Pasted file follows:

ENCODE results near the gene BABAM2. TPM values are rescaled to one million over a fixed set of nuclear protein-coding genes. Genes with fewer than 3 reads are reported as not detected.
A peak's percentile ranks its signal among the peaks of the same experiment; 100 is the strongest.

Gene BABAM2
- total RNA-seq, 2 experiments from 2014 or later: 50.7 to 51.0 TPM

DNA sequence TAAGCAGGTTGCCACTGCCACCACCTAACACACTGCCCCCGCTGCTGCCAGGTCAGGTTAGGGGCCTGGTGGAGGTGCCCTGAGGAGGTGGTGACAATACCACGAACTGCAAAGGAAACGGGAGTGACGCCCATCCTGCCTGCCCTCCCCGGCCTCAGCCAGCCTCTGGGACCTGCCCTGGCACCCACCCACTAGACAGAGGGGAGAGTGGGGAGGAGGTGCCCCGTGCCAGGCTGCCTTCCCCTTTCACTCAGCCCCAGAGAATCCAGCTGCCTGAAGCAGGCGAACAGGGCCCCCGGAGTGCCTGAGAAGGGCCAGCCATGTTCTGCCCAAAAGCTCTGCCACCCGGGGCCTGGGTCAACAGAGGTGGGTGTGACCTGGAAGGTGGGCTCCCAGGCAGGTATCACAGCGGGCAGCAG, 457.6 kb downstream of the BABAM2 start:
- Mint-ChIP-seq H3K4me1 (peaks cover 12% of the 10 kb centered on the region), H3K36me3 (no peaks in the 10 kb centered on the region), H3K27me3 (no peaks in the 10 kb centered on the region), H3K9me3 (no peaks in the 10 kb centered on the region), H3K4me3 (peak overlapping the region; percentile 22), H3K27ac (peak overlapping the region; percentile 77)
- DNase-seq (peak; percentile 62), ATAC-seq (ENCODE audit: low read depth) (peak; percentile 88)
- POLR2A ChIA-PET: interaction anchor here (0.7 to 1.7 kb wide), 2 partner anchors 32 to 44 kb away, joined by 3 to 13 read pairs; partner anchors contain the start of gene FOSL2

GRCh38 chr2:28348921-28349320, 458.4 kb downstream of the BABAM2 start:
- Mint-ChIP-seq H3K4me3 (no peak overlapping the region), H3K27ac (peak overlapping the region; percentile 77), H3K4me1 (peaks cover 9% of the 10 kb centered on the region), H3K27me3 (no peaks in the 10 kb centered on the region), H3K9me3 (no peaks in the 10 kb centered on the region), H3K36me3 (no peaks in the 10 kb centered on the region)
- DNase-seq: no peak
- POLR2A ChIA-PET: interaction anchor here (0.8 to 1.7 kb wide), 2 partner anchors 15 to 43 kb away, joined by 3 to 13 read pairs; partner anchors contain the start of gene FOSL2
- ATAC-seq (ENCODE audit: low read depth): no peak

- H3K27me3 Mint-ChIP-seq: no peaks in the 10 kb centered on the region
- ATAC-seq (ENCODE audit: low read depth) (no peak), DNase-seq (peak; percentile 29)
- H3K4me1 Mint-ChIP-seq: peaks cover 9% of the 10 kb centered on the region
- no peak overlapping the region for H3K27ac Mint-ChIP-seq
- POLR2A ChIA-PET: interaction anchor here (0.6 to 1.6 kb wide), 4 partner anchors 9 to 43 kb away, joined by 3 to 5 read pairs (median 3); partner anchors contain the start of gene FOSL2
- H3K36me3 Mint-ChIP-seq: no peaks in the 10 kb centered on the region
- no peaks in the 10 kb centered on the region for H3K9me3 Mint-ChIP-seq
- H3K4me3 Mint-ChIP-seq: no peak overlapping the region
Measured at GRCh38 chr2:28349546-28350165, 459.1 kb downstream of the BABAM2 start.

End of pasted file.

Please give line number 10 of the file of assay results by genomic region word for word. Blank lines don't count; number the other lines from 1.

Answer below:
- Mint-ChIP-seq H3K4me3 (no peak overlapping the region), H3K27ac (peak overlapping the region; percentile 77), H3K4me1 (peaks cover 9% of the 10 kb centered on the region), H3K27me3 (no peaks in the 10 kb centered on the region), H3K9me3 (no peaks in the 10 kb centered on the region), H3K36me3 (no peaks in the 10 kb centered on the region)